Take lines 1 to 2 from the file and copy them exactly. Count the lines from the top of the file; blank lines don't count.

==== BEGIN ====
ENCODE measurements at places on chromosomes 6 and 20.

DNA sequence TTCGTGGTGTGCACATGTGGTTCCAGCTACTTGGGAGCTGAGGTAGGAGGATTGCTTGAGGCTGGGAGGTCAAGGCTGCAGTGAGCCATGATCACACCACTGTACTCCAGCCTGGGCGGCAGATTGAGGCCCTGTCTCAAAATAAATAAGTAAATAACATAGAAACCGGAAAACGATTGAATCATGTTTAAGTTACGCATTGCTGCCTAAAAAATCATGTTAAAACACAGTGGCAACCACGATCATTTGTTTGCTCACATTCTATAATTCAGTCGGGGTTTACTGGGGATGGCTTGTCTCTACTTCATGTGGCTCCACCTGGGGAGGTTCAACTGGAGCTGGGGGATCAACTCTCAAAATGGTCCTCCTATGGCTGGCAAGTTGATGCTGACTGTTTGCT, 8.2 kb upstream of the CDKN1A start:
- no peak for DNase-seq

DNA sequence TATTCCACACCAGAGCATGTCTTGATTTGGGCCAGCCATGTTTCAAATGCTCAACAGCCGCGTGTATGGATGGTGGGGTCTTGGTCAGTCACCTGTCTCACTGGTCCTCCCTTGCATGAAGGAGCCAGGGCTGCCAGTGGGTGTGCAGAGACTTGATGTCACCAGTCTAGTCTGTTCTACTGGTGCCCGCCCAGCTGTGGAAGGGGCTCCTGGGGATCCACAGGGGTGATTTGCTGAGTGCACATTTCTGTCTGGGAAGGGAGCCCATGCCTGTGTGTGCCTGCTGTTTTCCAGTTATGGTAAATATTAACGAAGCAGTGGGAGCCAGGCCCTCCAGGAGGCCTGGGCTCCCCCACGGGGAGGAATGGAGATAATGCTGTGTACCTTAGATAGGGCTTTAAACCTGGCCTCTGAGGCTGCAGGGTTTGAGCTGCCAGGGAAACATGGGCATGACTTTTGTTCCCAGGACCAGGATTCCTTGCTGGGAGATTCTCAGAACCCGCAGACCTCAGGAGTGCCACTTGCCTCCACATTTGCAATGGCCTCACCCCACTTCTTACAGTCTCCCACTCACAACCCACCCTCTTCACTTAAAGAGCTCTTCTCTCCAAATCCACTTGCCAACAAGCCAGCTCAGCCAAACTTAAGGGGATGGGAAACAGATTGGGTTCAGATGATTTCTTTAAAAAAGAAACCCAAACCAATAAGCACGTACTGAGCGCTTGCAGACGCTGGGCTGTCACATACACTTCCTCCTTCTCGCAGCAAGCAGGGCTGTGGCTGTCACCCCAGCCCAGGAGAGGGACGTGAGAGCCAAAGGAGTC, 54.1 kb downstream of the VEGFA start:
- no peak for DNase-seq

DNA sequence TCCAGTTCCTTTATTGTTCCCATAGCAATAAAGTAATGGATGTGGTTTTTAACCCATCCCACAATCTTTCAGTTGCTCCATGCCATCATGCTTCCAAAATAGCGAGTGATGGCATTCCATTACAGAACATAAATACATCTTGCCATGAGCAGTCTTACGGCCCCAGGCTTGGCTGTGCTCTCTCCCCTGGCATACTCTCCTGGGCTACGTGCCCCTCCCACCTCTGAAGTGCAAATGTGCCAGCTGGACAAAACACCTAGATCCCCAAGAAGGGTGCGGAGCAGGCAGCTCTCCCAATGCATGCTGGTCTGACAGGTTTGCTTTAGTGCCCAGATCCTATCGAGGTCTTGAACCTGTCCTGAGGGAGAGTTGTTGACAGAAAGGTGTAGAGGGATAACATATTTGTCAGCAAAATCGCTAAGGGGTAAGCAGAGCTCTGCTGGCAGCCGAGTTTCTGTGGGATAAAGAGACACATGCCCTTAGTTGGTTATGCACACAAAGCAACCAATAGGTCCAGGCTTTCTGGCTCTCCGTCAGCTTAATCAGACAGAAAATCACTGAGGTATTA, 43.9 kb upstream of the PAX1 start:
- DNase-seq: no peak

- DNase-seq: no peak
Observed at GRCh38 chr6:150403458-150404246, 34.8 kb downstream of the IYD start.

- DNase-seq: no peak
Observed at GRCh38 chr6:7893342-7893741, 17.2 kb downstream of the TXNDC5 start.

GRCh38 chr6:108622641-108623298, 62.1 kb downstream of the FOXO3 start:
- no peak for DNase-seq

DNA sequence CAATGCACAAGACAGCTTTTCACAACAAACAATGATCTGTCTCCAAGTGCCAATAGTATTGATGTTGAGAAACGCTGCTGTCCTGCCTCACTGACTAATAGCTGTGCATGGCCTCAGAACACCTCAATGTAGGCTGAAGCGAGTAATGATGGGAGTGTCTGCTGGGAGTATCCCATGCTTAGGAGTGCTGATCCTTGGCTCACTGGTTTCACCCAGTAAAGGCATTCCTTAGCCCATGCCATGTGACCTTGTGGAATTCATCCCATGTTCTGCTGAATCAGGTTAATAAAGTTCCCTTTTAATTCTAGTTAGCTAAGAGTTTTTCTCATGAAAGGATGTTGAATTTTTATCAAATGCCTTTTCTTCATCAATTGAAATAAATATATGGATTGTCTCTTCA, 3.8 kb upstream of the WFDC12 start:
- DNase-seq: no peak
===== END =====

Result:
ENCODE measurements at places on chromosomes 6 and 20.

DNA sequence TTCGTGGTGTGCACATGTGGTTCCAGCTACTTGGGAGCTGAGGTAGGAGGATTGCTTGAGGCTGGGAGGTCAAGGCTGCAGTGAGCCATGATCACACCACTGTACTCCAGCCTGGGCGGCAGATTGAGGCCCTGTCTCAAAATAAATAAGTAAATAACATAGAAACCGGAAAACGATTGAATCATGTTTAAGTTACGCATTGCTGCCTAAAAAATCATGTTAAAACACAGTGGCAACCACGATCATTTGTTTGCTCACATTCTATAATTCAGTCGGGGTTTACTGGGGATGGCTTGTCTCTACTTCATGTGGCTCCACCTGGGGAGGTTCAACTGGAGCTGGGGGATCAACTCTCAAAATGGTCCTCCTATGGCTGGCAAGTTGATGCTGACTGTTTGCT, 8.2 kb upstream of the CDKN1A start: